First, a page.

Wednesday, September 21, 2016
SHG: Sam Cooke: "Chain Gang"
Sam Cooke: “Chain Gang”
Entered the chart on: 8/29/1960
Peaked on: 10/3/1960
Weeks at #2: 2
Songs at #1: “My Heart Has a Mind of Its Own” by Connie Francis and “Mr. Custer” by Larry Verne
Looking at the above hurts. Nobody should have to suffer the indignity of being blocked from the top spot by the leap-frogging “Mr. Custer,” possibly the most tasteless and execrable of 60s novelty songs, and believe me, there’s some serious competition for that trophy. Least of all Sam Cooke, who’s actually pretty likable.
Maybe I’m just talking out my butthole, as I frequently am, but I see Sam Cooke as one of the inheritors of Nat “King” Cole’s legacy. But whereas Nat sang ballads because it paid more than the instrumental piano jazz at which he also excelled, Sam sounds like he’d be more comfortable singing ballads, but sang whatever his producers threw his way, frequently some bordering-on-vapid teen-oriented uptempo material like the trendy “Twistin’ the Night Away” and the high-school themed “Wonderful World.” He elevated such material with commitment and superlative singing, one of those vocalist who could sing proverbial entries out of the phone book and make it sound good.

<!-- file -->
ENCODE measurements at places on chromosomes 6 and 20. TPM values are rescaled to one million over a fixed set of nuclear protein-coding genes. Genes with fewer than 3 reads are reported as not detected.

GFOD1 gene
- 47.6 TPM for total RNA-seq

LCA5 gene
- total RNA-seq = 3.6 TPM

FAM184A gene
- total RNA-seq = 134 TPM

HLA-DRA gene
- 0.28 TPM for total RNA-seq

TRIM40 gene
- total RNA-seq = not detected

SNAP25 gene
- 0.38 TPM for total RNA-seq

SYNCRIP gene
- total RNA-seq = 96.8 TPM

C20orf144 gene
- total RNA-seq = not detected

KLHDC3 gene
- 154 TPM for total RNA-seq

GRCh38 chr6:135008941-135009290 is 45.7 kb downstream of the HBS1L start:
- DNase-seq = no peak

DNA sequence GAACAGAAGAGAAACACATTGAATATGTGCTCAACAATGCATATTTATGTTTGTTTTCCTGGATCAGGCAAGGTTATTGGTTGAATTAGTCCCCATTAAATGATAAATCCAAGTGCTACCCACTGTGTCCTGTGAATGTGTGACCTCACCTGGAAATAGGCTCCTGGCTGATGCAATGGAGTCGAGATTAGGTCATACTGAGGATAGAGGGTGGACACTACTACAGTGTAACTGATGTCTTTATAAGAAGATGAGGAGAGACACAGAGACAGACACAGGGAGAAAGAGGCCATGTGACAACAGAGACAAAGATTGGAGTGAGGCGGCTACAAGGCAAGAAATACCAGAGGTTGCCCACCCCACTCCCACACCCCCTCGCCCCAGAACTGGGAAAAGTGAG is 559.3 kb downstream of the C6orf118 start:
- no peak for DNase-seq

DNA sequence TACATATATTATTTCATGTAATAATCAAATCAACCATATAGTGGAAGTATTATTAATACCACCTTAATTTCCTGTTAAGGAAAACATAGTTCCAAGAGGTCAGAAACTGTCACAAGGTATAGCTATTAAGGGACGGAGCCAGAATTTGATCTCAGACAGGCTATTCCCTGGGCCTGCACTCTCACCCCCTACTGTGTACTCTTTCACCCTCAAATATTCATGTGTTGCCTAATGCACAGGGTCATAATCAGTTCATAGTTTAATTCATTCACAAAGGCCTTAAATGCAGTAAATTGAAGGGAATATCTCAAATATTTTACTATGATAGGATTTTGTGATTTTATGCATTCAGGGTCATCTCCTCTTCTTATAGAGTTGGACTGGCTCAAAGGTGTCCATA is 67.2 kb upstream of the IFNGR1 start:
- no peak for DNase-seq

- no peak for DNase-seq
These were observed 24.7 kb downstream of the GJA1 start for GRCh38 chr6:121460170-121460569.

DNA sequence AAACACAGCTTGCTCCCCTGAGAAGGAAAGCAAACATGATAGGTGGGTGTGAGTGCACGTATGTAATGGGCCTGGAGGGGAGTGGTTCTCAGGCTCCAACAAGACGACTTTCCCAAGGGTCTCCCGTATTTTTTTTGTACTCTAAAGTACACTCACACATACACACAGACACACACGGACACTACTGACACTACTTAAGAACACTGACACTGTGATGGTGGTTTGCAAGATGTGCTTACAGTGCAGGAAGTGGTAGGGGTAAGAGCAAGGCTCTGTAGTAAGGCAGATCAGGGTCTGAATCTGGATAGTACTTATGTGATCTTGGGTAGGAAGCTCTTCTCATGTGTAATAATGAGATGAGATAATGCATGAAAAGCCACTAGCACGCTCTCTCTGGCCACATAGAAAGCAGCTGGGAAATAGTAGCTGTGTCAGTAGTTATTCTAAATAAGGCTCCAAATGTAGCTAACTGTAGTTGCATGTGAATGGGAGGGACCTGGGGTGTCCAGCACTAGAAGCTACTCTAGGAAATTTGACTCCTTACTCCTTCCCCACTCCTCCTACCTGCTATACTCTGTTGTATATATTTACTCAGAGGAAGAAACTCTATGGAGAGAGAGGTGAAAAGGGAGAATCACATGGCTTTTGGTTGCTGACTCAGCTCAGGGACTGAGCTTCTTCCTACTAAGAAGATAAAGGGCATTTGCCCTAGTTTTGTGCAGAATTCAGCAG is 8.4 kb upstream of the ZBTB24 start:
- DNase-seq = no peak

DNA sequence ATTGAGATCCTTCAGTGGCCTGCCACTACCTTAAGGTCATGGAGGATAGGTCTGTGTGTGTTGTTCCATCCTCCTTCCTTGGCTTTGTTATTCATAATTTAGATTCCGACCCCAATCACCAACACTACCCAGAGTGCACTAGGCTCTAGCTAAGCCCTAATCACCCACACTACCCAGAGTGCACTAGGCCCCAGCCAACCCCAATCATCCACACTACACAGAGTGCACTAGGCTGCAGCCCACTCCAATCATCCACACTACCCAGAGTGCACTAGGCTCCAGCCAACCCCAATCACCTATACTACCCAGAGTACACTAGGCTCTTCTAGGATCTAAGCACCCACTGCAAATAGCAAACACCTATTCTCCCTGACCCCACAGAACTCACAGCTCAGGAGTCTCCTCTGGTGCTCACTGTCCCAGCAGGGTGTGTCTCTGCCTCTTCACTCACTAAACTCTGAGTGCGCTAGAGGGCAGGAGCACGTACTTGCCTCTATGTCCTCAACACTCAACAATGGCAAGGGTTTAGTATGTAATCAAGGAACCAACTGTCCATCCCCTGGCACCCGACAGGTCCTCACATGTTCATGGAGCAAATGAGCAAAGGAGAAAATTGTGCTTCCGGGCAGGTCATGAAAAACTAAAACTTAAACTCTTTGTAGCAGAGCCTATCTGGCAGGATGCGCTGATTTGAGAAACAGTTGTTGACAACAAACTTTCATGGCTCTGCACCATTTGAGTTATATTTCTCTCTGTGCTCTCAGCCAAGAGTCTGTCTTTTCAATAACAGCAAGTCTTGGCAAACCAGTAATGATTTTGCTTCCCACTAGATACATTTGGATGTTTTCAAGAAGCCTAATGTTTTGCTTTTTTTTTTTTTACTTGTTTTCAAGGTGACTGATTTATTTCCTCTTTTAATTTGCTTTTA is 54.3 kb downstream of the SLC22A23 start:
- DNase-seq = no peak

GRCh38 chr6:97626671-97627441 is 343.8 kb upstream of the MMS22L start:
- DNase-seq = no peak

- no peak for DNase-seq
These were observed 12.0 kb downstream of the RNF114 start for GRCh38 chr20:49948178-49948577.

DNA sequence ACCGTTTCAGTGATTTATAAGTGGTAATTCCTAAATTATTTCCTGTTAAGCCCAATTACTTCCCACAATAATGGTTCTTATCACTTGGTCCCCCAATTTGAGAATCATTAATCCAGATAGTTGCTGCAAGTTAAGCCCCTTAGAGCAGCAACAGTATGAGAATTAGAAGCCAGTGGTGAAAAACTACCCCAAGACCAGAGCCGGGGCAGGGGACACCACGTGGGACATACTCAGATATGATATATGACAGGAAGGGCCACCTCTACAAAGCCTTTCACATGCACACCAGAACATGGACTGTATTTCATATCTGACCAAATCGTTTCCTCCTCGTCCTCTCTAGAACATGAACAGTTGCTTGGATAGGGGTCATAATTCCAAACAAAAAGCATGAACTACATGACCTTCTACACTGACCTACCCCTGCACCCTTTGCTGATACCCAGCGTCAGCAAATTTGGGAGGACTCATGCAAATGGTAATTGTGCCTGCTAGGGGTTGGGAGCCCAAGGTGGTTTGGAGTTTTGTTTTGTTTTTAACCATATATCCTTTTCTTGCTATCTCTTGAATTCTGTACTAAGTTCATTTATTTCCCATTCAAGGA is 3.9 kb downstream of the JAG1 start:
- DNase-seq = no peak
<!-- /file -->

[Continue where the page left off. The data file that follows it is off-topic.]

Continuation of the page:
And then there’s this song which, at least as regards lyrical content, might just be the strangest song we’ve come across thus far at Second Hand Goods.
I’d say the vast majority of songs we’ve reviewed thus far tend to fall into the categories of “It’s wonderful to be in love” or “It sucks not to be in love,” or some variation thereof. And then there’s “Chain Gang.” Do note that said chain gang, unlike the Pretenders’ “Back on the Chain Gang,” is not a metaphor. It’s just a song about the sound of the men working on the chain gang. All right, I’ve heard Cooke did intend this as a metaphor for the Civil Rights struggle.
Whatever it was, Glenn Osser went all out with the arrangement, with the anvil clinking, the grunting hook and the bass singer offering counterpoint to Sam’s soaring lead. It sure must have resonated with a lot of listeners in any case. Regardless of whether the theme was metaphorical or not, Cooke sells it. His voice is so supple and express it he could pretty much sell me anything and I’d buy it.
This isn’t knocking “You Send Me” off the top of my Sam Cooke favorites, but it’s still a damn classic. Splendid.